Sunday, September 23, 2007


In 1962, I was stationed in Greenville, South Carolina, which was so thoroughly segregated “Black Americans” couldn’t go to the drive-in movie theater in their own car.

Even the dances on the base were segregated, though that was illegal since it was federal property. I had to tell the guards at the door that my great-great-grandmother was “colored,” which as far as I know she wasn’t, according to the way that term was used then, but then again, in “America” who knows what some of our ancestors may have been or where they came from or who they descended from (even though as far as I knew most of my grandparents or their parents had come over from Ireland for the most part, and in one case from Bavaria, but even there, in Ireland and Europe, there had been known cases of “black Africans” arriving and mixing with local populations since before the Romans…)

The idea wasn’t that I was telling the truth, the idea was that I was telling a lie to get into a dance where the girls I wanted to get to know hopefully were.

Anyway, my best friend at that base, I met one night in the cafeteria, where most of our fellow enlisted men sat at self segregated tables, except us, who gravitated toward each other and became instant brothers, as though we’d known each other all our lives. The fact that he was supposedly “black” and I was supposedly “white” was just part of the richness of life that we shared an excitement for. And we knew, as well as any, that the mixtures we all are overflow into each other, and that beneath all that there are commonalities between individuals that transcend all that anyway.

Over the years we would lose touch, and then unexpectedly run into each other in the oddest places—the student union at the U. of Iowa where I was using the G. I. Bill to attend the Writers Workshop and he was passing through while working for VISTA, or in the middle of several hundred thousand people on the Washington mall at an anti-Viet Nam war protest rally, or on a street in Cambridge when I spotted Gene, as I knew him, and he said he “felt my vibrations”—he was street selling heavy wooden sculptures he had carved, and I was with a group of fellow poets on our way to doing a reading there—Terence Winch, Ed Cox, Tim Dlugos and me. Gene joined us, after telling me he was making the carvings to raise money to travel to “the mother country”—Africa.

Recently we’ve been back in touch, taking up where we left off as though we’d never stopped talking since that first night in that cafeteria at Donaldson Air Force Base outside of Greenville, South Carolina. He found me through this blog. And I immediately added his web site where you can view some of his sculptures, but more importantly, for me, you can now view him at the beginning of making one.

If you go to his site , and then click on “Shrike 91807”—you will see a small film of Gene beginning a sculpture, first with a chain saw and then with a wood chisel and some kind of hammer I’ve never seen before. He’s doing it to jazz he selected, and if you surrender to the pace of the music and the carving, I think, like me, you will become mesmerized by the act of artistic creation, even at this early stage in the process.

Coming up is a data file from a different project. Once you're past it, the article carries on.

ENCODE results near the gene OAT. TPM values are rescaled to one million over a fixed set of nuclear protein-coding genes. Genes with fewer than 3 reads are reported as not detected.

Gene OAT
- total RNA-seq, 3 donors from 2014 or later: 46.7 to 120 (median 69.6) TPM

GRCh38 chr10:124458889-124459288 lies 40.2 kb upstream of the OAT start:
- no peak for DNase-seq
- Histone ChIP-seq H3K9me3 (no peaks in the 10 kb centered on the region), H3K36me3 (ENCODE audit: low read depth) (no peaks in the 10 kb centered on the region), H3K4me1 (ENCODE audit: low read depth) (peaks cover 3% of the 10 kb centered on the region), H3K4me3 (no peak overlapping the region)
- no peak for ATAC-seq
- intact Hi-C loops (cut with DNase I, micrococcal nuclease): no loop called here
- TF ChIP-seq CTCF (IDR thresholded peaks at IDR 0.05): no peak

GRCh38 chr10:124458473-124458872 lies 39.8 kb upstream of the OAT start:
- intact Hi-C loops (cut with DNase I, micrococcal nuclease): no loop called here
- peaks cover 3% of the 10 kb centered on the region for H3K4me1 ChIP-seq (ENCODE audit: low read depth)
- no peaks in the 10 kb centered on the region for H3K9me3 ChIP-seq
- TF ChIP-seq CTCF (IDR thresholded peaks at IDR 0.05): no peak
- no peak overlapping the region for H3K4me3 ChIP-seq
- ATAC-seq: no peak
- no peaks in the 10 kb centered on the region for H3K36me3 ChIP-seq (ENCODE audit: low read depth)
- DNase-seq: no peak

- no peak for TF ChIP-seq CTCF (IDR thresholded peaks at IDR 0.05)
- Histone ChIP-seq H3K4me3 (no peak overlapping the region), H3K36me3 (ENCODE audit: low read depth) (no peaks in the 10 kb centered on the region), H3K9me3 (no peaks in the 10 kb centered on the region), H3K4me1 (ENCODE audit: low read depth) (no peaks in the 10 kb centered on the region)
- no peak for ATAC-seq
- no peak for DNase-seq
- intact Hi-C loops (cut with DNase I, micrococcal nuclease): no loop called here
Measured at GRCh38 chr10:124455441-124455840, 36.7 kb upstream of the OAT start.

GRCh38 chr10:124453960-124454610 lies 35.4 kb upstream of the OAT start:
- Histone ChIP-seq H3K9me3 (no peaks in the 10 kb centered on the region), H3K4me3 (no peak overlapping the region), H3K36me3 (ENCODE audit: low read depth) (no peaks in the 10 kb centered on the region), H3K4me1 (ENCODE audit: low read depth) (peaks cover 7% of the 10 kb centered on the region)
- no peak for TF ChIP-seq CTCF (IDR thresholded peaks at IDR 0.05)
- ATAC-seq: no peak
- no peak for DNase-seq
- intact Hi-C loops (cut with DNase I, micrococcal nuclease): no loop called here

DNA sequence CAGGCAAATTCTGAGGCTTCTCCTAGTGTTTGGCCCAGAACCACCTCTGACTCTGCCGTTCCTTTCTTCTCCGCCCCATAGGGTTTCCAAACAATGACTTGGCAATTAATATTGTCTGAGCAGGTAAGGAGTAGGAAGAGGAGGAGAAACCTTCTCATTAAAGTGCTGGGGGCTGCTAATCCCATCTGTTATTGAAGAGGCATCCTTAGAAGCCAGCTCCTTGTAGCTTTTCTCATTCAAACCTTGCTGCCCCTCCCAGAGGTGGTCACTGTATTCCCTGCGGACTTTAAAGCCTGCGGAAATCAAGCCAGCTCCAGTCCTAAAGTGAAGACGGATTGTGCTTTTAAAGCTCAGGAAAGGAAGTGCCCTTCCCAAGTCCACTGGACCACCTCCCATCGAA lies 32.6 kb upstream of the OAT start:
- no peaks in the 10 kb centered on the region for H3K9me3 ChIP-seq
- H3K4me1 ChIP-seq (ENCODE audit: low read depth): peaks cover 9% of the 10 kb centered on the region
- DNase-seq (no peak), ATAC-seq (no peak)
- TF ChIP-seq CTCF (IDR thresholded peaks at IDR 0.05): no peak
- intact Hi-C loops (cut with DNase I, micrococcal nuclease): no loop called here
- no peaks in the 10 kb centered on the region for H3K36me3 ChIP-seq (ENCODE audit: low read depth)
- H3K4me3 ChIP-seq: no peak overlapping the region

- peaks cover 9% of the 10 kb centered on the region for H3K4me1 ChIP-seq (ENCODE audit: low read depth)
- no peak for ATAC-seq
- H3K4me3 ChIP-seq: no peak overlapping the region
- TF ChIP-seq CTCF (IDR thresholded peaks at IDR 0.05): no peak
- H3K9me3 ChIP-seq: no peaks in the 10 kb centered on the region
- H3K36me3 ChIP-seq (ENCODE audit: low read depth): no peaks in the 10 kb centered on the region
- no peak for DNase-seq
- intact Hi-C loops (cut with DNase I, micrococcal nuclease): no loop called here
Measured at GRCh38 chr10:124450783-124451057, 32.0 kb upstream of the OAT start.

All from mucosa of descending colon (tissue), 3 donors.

The film has that same quality I’ve been writing about in many posts on this blog, so much so I can see it has become a theme, and a theme I am happy to be emphasizing—that the sensual excitement and soul satisfaction, the inspiration to express your own artistic ideas and feelings and compulsions, the certainty that being who you are and expressing it as fully as you can without harming others, is what first drew me to any of the arts and continues to, not who is making the most money or has the most critical acclaim or has been accepted by the academy or the top museums and etc. What matters is the act, the creative process, the dedication and commitment and willingness to fail and to re-do to hone to abandon yourself once more to the creative force that flows through all of us, but most of us forget or repress or have beaten or criticized out of us by the time we are no longer children.

That’s the kind of art that has always grabbed me, the kind that makes me want to do it too, that evokes the spirit and feeling of doing it as I have experienced it, or turns me on to a different way of experiencing creating something new. This little film, like that matchbox I wrote of with Ray DiPalma’s poems, or the selection of Terence Winch’s poems referred to in my last post, or Rain Worthington’s CD of her early music when she was unknown and at the beginning of something, or Erik Freidlander’s BLOCK ICE AND PROPANE, or Dale Herd’s early collections of short stories, or Doug Lang’s blog(s), and all the others I’ve mentioned, and the others I will mention as soon as I can get to them, this little film is emblematic of what I am so excited and satisfied by in all these works of art.

Since I haven’t seen him in decades, it is also a treat for me to feel his presence through the film, the same young man, a few years older than me, I met that night forty-five years ago. I would know him anywhere, more by feeling than sight, as he said he did me that afternoon in Cambridge thirty-five years ago.

Life! And art. Wherever it may be found. Cherish it.

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